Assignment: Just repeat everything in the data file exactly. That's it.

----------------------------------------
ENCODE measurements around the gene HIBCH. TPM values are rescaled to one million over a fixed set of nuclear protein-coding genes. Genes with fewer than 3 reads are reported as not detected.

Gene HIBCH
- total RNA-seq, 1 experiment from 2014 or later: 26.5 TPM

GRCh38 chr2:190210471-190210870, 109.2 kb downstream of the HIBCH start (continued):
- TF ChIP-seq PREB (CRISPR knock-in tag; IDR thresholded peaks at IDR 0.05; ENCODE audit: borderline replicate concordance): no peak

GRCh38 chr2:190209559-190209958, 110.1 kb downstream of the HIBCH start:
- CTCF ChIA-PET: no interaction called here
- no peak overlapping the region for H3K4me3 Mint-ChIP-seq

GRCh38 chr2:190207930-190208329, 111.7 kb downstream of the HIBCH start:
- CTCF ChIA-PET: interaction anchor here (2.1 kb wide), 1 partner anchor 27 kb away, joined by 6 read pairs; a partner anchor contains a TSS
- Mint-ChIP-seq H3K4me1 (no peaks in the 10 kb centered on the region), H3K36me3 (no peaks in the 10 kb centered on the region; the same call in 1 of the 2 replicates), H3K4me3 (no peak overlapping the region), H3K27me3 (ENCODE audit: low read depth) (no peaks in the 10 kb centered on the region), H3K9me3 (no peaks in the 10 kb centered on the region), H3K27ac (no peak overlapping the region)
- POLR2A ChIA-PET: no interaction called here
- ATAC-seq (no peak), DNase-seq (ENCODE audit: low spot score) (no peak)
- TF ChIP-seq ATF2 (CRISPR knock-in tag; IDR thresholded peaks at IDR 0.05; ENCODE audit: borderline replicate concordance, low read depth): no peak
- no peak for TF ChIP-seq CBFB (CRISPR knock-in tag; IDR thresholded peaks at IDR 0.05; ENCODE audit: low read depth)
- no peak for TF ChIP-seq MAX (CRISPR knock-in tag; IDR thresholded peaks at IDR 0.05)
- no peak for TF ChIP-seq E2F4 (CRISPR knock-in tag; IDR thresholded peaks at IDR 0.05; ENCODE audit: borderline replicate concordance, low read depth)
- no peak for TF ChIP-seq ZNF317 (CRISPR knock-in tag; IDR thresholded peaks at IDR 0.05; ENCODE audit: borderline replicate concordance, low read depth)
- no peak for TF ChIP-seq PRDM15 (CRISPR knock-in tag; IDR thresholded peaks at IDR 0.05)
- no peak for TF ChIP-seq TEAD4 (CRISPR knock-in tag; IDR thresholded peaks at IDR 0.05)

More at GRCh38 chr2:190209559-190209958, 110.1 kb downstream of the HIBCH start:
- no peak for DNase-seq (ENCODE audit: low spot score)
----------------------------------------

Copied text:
ENCODE measurements around the gene HIBCH. TPM values are rescaled to one million over a fixed set of nuclear protein-coding genes. Genes with fewer than 3 reads are reported as not detected.

Gene HIBCH
- total RNA-seq, 1 experiment from 2014 or later: 26.5 TPM

GRCh38 chr2:190210471-190210870, 109.2 kb downstream of the HIBCH start (continued):
- TF ChIP-seq PREB (CRISPR knock-in tag; IDR thresholded peaks at IDR 0.05; ENCODE audit: borderline replicate concordance): no peak

GRCh38 chr2:190209559-190209958, 110.1 kb downstream of the HIBCH start:
- CTCF ChIA-PET: no interaction called here
- no peak overlapping the region for H3K4me3 Mint-ChIP-seq

GRCh38 chr2:190207930-190208329, 111.7 kb downstream of the HIBCH start:
- CTCF ChIA-PET: interaction anchor here (2.1 kb wide), 1 partner anchor 27 kb away, joined by 6 read pairs; a partner anchor contains a TSS
- Mint-ChIP-seq H3K4me1 (no peaks in the 10 kb centered on the region), H3K36me3 (no peaks in the 10 kb centered on the region; the same call in 1 of the 2 replicates), H3K4me3 (no peak overlapping the region), H3K27me3 (ENCODE audit: low read depth) (no peaks in the 10 kb centered on the region), H3K9me3 (no peaks in the 10 kb centered on the region), H3K27ac (no peak overlapping the region)
- POLR2A ChIA-PET: no interaction called here
- ATAC-seq (no peak), DNase-seq (ENCODE audit: low spot score) (no peak)
- TF ChIP-seq ATF2 (CRISPR knock-in tag; IDR thresholded peaks at IDR 0.05; ENCODE audit: borderline replicate concordance, low read depth): no peak
- no peak for TF ChIP-seq CBFB (CRISPR knock-in tag; IDR thresholded peaks at IDR 0.05; ENCODE audit: low read depth)
- no peak for TF ChIP-seq MAX (CRISPR knock-in tag; IDR thresholded peaks at IDR 0.05)
- no peak for TF ChIP-seq E2F4 (CRISPR knock-in tag; IDR thresholded peaks at IDR 0.05; ENCODE audit: borderline replicate concordance, low read depth)
- no peak for TF ChIP-seq ZNF317 (CRISPR knock-in tag; IDR thresholded peaks at IDR 0.05; ENCODE audit: borderline replicate concordance, low read depth)
- no peak for TF ChIP-seq PRDM15 (CRISPR knock-in tag; IDR thresholded peaks at IDR 0.05)
- no peak for TF ChIP-seq TEAD4 (CRISPR knock-in tag; IDR thresholded peaks at IDR 0.05)

More at GRCh38 chr2:190209559-190209958, 110.1 kb downstream of the HIBCH start:
- no peak for DNase-seq (ENCODE audit: low spot score)